Algeria has welcomed conciliatory comments from the office of French President Emmanuel Macron expressing regret over a row sparked by his criticism of the former French colony.
Relations between Paris and Algiers hit a new low last month after President Macron accused Algeria’s ruling system of rewriting history and fomenting anti-French hatred, prompting Algeria to withdrew its ambassador.
But Paris appears to have waved an olive branch. A senior official from Macron’s office said on Tuesday that the president had “the greatest respect for the Algerian nation and its history and for Algeria’s sovereignty”.
He also said Macron “regrets the controversies and misunderstandings caused by the reported remarks”, suggesting Paris is seeking to calm relations with its former colony.
It appears to have borne fruit.
The statement from Macron’s office “contained reasonable ideas that respect Algeria, its history, past and present, and respect Algeria’s sovereignty,” Foreign Minister Ramtane Lamamra told Algerian diplomats on Wednesday.
The exchange comes as France prepares for a high-level summit Friday on Algeria’s war-torn neighbour Libya, aimed at ensuring crucial elections go ahead in December.
Macron had invited President Abdelmadjid Tebboune to the conference. Tebboune will not attend but Lamamra confirmed that Algerian officials would be present.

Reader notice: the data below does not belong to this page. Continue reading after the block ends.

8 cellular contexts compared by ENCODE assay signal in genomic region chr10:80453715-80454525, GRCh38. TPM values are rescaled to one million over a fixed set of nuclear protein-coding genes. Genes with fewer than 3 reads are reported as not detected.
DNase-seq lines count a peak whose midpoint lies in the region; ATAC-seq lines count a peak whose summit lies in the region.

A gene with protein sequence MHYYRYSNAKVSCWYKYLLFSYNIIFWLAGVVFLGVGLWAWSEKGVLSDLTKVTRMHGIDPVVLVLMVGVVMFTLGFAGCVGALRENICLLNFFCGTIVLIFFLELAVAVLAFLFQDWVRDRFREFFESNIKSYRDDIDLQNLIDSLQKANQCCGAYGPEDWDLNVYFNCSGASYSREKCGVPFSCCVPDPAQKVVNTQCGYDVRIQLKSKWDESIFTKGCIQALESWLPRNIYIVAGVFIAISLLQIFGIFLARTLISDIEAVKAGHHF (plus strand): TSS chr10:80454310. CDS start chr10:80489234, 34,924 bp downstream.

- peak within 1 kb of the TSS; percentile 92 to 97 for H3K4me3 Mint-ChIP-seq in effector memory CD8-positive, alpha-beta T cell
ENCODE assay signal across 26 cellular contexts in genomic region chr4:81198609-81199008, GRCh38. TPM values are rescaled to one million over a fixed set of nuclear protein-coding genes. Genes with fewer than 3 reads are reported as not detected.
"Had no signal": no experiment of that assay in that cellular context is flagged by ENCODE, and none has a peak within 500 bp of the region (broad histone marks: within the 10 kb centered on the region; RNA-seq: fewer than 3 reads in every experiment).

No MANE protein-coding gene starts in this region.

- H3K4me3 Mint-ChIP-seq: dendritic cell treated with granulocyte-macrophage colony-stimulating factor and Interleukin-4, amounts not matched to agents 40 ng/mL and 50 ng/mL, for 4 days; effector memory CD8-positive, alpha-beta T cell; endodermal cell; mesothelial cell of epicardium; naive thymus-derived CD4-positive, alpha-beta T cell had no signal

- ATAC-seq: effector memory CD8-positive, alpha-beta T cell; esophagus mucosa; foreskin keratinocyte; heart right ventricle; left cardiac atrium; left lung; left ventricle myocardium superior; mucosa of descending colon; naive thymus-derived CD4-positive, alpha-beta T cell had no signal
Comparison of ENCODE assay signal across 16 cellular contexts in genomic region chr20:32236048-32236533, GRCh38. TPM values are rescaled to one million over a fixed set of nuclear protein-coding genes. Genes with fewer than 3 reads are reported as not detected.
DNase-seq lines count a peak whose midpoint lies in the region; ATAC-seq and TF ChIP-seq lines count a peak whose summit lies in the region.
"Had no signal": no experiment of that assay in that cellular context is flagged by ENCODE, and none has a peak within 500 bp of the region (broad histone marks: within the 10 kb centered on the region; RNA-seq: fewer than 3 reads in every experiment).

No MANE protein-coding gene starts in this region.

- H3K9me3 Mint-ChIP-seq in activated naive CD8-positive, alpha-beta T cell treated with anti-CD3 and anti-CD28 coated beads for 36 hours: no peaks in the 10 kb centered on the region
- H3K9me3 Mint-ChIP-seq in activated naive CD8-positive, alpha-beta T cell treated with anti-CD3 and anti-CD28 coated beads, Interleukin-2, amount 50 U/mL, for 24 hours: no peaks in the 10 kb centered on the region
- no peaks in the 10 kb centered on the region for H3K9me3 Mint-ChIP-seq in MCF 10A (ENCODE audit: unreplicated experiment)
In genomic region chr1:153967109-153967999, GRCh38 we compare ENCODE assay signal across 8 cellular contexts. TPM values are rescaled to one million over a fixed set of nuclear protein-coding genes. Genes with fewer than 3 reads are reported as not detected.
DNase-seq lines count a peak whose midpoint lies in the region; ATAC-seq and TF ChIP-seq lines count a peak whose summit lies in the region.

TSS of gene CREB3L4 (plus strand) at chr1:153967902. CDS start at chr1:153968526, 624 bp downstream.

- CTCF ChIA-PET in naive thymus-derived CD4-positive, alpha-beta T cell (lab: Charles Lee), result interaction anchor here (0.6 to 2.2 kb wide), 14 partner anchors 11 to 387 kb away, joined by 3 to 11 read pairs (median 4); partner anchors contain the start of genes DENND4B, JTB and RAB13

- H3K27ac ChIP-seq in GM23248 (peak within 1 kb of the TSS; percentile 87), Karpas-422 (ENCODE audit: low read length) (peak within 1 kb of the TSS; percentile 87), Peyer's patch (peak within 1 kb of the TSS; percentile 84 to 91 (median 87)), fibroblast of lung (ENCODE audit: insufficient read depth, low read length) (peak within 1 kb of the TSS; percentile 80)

Franco-Algeria relations have often been strained since Algeria gained independence from France in 1962 after a six-year war.
But a diplomatic crisis erupted in October after Macron questioned whether Algeria had existed as a nation before the French invasion in the 1800s.
He also accused Algeria’s “politico-military system” of rewriting the country’s colonial history based on a “hatred of France”.
Coming shortly after Paris’s decision to sharply reduce the number of visas it grants to citizens of Algeria, Morocco and Tunisia, Algiers withdrew its ambassador and banned French military planes from its airspace.
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Since his election in 2017, Emmanuel Macron has nonetheless gone further than his predecessors in acknowledging French abuses during the 130-year occupation.
Macron described the 17 October 1961 massacre of Algerian protestors in Paris as an ‘unforgiveable’ crime.
He also asked Harkis who fought along France during the war in Algeria for forgiveness and promised reparations.